• The 61-km border stretch where the river Brahmaputra enters Bangladesh includes vast ‘char’ lands and innumerable river channels, making security here an arduous task, especially during rainy season. Pointing out that the implementation of the projects on both India-Pakistan and India-Bangladesh borders will enhance the capabilities of the Border Security Force (BSF). Stage-I of the pilot project has been completed in Jammu and Kashmir and Assam, it will be reviewed by the IIT Delhi as an independent third-party auditor.Stages-II and III of the projects will target riverine, delta and estuary areas, waterlogged and swampy areas, creeks, plains vulnerable to heavy fog, thickly populated areas, hills, tropical jungles and deserts.

Aerial Surveillance System

  • The hyper spectral imagery programme, a first for the country, seeks to locate and identify suspicious movements and is expected to be operational in the next two years.


  • The Indian Air Force (IAF) has commissioned the development of an aerial surveillance system for monitoring suspicious movements under dense foliage cover along the international border and some parts within the country.
  • The programme would mean is that the data gathered from aerial sources would be processed within minutes, and researchers would be able to tell security forces on the ground of “unwanted” human presence in the area, their numbers and locations, among other inputs.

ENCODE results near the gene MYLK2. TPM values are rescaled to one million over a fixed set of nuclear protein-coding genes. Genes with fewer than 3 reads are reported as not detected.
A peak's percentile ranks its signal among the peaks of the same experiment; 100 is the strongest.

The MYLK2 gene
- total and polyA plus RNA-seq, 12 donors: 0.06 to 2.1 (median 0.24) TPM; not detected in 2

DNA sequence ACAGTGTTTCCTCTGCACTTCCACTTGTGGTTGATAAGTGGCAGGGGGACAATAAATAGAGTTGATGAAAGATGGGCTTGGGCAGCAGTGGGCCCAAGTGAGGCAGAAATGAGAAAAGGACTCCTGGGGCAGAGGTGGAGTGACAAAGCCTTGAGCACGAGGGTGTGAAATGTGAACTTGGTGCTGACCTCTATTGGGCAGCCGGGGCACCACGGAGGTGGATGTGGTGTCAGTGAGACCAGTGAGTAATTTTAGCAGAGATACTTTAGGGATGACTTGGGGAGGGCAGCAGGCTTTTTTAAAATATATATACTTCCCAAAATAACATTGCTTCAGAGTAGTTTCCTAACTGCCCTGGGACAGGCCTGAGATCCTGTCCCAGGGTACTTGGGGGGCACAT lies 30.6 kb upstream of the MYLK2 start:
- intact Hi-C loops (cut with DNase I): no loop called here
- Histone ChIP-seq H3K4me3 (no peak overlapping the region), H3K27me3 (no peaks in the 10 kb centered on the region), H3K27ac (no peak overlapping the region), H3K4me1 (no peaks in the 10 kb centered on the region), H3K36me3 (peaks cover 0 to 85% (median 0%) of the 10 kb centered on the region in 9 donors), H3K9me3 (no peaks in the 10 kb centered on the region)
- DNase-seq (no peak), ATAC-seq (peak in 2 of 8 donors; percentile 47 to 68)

• The IAF is spending Rs. 13 crores for the programme in which human resources from premier research and education institutions across the country are being put together, and has roped in a senior researcher and lead technologist of Indian origin from the National Aeronautics and Space Administration (NASA) as the chief technologist for the programme.
  • “For the first time, IAF will be having multi-sensor data fusion that will help identify an adversary. It has a mandate to change the way we fight the war. The IAF is willing to wait for a couple of years to reap the benefits. Some agencies in India tried to work on the technology, but have not succeeded.
  • This is a unique patent application, which will help identify the presence of a human below trees, dense foliage, shrubs or inside a structure, whether it is day or night. It can detect human presence from air even if there a cloud cover, dense fog or snow cover.
  • Data/images will be captured through optical and infra-red sensors — to be most likely mounted on an unmanned aerial vehicle — and processed through deep learning algorithms.
  • The methods are in place while they were working on handling data and tuning up the algorithm.

India to have own DNS for safe Browsing